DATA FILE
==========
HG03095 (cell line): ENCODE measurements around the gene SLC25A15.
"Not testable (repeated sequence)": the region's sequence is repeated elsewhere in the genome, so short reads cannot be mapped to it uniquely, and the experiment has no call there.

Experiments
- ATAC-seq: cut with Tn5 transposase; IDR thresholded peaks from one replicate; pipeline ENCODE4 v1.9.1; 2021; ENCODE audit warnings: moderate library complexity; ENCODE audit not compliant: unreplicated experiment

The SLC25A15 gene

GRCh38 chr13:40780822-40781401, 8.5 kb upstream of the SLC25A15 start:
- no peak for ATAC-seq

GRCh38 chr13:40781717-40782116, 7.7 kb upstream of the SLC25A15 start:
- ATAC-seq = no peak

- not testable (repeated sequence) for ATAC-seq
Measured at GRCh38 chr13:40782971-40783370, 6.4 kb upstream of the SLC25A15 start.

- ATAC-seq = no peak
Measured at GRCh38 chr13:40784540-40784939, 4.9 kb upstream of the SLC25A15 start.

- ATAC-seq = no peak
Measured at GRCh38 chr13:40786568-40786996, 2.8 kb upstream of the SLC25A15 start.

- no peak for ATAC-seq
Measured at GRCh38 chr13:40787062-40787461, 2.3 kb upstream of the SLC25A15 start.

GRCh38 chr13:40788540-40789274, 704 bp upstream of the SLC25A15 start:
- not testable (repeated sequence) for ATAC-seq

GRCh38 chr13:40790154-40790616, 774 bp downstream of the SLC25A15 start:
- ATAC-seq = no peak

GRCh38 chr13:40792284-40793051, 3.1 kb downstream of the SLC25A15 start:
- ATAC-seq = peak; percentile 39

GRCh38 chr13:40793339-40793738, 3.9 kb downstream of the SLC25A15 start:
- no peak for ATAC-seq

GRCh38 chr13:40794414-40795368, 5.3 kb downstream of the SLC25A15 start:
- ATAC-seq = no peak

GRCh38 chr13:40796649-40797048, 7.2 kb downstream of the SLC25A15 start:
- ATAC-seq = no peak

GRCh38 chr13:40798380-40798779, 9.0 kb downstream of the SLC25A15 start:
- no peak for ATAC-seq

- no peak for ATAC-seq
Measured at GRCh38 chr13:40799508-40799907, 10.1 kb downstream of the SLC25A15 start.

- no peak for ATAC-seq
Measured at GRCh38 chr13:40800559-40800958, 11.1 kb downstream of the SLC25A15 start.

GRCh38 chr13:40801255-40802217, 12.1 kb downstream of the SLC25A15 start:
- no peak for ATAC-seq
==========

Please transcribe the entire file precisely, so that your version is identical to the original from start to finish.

HG03095 (cell line): ENCODE measurements around the gene SLC25A15.
"Not testable (repeated sequence)": the region's sequence is repeated elsewhere in the genome, so short reads cannot be mapped to it uniquely, and the experiment has no call there.

Experiments
- ATAC-seq: cut with Tn5 transposase; IDR thresholded peaks from one replicate; pipeline ENCODE4 v1.9.1; 2021; ENCODE audit warnings: moderate library complexity; ENCODE audit not compliant: unreplicated experiment

The SLC25A15 gene

GRCh38 chr13:40780822-40781401, 8.5 kb upstream of the SLC25A15 start:
- no peak for ATAC-seq

GRCh38 chr13:40781717-40782116, 7.7 kb upstream of the SLC25A15 start:
- ATAC-seq = no peak

- not testable (repeated sequence) for ATAC-seq
Measured at GRCh38 chr13:40782971-40783370, 6.4 kb upstream of the SLC25A15 start.

- ATAC-seq = no peak
Measured at GRCh38 chr13:40784540-40784939, 4.9 kb upstream of the SLC25A15 start.

- ATAC-seq = no peak
Measured at GRCh38 chr13:40786568-40786996, 2.8 kb upstream of the SLC25A15 start.

- no peak for ATAC-seq
Measured at GRCh38 chr13:40787062-40787461, 2.3 kb upstream of the SLC25A15 start.

GRCh38 chr13:40788540-40789274, 704 bp upstream of the SLC25A15 start:
- not testable (repeated sequence) for ATAC-seq

GRCh38 chr13:40790154-40790616, 774 bp downstream of the SLC25A15 start:
- ATAC-seq = no peak

GRCh38 chr13:40792284-40793051, 3.1 kb downstream of the SLC25A15 start:
- ATAC-seq = peak; percentile 39

GRCh38 chr13:40793339-40793738, 3.9 kb downstream of the SLC25A15 start:
- no peak for ATAC-seq

GRCh38 chr13:40794414-40795368, 5.3 kb downstream of the SLC25A15 start:
- ATAC-seq = no peak

GRCh38 chr13:40796649-40797048, 7.2 kb downstream of the SLC25A15 start:
- ATAC-seq = no peak

GRCh38 chr13:40798380-40798779, 9.0 kb downstream of the SLC25A15 start:
- no peak for ATAC-seq

- no peak for ATAC-seq
Measured at GRCh38 chr13:40799508-40799907, 10.1 kb downstream of the SLC25A15 start.

- no peak for ATAC-seq
Measured at GRCh38 chr13:40800559-40800958, 11.1 kb downstream of the SLC25A15 start.

GRCh38 chr13:40801255-40802217, 12.1 kb downstream of the SLC25A15 start:
- no peak for ATAC-seq